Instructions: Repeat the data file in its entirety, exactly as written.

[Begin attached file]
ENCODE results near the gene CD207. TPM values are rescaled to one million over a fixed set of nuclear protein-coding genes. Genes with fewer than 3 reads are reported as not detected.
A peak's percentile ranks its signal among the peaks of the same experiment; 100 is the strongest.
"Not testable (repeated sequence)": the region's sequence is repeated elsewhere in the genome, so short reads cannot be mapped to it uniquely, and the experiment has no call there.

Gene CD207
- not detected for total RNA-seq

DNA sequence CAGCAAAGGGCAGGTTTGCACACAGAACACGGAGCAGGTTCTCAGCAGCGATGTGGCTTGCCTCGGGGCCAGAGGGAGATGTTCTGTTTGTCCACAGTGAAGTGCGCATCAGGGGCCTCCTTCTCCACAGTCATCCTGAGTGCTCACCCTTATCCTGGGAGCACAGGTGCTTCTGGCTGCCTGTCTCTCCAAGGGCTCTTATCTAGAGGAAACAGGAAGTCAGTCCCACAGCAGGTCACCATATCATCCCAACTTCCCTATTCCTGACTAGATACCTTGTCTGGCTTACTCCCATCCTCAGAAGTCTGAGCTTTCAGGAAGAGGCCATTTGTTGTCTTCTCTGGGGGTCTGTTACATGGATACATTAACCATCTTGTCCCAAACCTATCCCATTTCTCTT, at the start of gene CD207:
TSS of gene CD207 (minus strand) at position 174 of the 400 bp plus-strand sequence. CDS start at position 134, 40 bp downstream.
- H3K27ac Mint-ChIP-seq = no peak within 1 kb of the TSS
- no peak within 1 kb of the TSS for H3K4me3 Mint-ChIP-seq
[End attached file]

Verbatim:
ENCODE results near the gene CD207. TPM values are rescaled to one million over a fixed set of nuclear protein-coding genes. Genes with fewer than 3 reads are reported as not detected.
A peak's percentile ranks its signal among the peaks of the same experiment; 100 is the strongest.
"Not testable (repeated sequence)": the region's sequence is repeated elsewhere in the genome, so short reads cannot be mapped to it uniquely, and the experiment has no call there.

Gene CD207
- not detected for total RNA-seq

DNA sequence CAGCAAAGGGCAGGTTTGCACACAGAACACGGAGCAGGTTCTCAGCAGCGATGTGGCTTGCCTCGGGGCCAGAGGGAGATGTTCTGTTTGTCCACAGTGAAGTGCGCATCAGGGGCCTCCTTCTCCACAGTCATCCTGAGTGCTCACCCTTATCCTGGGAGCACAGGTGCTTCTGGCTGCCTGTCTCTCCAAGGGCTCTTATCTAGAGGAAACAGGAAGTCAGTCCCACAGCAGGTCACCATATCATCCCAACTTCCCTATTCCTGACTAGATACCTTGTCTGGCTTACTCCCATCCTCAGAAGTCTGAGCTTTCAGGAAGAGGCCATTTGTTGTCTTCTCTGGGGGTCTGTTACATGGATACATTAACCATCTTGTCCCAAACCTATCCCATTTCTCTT, at the start of gene CD207:
TSS of gene CD207 (minus strand) at position 174 of the 400 bp plus-strand sequence. CDS start at position 134, 40 bp downstream.
- H3K27ac Mint-ChIP-seq = no peak within 1 kb of the TSS
- no peak within 1 kb of the TSS for H3K4me3 Mint-ChIP-seq